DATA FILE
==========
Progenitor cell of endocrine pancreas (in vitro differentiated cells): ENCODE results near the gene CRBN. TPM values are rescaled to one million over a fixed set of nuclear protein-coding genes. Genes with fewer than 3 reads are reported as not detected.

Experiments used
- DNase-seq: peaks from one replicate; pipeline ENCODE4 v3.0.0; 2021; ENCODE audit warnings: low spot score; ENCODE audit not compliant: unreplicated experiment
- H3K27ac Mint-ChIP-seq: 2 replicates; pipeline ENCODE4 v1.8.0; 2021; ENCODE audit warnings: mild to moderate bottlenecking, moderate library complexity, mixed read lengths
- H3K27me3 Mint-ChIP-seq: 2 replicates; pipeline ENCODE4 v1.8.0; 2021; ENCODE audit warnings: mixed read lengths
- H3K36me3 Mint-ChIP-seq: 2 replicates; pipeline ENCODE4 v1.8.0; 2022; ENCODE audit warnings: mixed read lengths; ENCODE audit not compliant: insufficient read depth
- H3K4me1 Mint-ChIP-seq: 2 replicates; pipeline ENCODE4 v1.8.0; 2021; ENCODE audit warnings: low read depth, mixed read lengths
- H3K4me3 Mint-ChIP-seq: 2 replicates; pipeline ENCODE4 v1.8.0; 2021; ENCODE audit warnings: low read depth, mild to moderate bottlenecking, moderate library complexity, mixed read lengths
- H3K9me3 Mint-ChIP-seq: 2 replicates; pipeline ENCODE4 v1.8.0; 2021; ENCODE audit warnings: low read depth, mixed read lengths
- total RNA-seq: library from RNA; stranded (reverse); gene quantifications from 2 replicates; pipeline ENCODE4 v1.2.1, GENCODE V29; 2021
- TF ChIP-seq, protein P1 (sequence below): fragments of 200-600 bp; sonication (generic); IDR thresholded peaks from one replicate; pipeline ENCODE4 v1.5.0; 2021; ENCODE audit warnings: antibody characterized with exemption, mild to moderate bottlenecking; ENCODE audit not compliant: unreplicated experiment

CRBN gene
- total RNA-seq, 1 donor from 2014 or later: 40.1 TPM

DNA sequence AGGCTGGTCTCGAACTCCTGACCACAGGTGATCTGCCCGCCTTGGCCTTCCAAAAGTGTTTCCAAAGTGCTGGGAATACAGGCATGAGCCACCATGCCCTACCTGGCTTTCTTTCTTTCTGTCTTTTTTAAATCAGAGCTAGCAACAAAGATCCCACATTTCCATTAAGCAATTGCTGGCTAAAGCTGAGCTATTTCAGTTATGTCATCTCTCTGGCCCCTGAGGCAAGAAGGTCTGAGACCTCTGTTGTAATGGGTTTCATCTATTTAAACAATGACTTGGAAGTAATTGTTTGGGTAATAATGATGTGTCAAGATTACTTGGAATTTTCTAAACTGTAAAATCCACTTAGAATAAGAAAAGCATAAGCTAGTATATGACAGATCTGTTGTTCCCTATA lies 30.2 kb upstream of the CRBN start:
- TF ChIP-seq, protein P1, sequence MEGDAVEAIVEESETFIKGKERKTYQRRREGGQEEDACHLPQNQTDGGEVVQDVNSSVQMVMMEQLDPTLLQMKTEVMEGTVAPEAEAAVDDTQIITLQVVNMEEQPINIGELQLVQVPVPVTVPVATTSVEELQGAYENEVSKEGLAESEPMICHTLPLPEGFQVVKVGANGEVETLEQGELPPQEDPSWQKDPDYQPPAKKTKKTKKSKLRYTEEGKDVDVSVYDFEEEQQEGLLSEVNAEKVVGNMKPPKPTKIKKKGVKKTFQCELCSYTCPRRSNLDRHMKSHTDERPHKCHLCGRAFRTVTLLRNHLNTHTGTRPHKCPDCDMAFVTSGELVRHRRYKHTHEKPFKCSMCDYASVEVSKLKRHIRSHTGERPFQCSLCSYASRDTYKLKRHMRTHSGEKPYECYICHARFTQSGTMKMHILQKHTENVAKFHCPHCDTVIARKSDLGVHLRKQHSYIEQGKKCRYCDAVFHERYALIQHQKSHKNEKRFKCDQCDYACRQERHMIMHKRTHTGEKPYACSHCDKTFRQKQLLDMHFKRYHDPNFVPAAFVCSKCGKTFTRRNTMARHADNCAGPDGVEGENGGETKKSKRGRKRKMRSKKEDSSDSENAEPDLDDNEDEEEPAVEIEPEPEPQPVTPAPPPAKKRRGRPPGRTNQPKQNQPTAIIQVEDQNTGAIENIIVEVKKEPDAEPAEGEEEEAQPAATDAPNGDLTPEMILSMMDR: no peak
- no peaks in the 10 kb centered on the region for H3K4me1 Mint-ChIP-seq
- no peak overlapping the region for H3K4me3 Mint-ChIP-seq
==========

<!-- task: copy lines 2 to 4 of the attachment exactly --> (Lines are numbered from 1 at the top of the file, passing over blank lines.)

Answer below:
Experiments used
- DNase-seq: peaks from one replicate; pipeline ENCODE4 v3.0.0; 2021; ENCODE audit warnings: low spot score; ENCODE audit not compliant: unreplicated experiment
- H3K27ac Mint-ChIP-seq: 2 replicates; pipeline ENCODE4 v1.8.0; 2021; ENCODE audit warnings: mild to moderate bottlenecking, moderate library complexity, mixed read lengths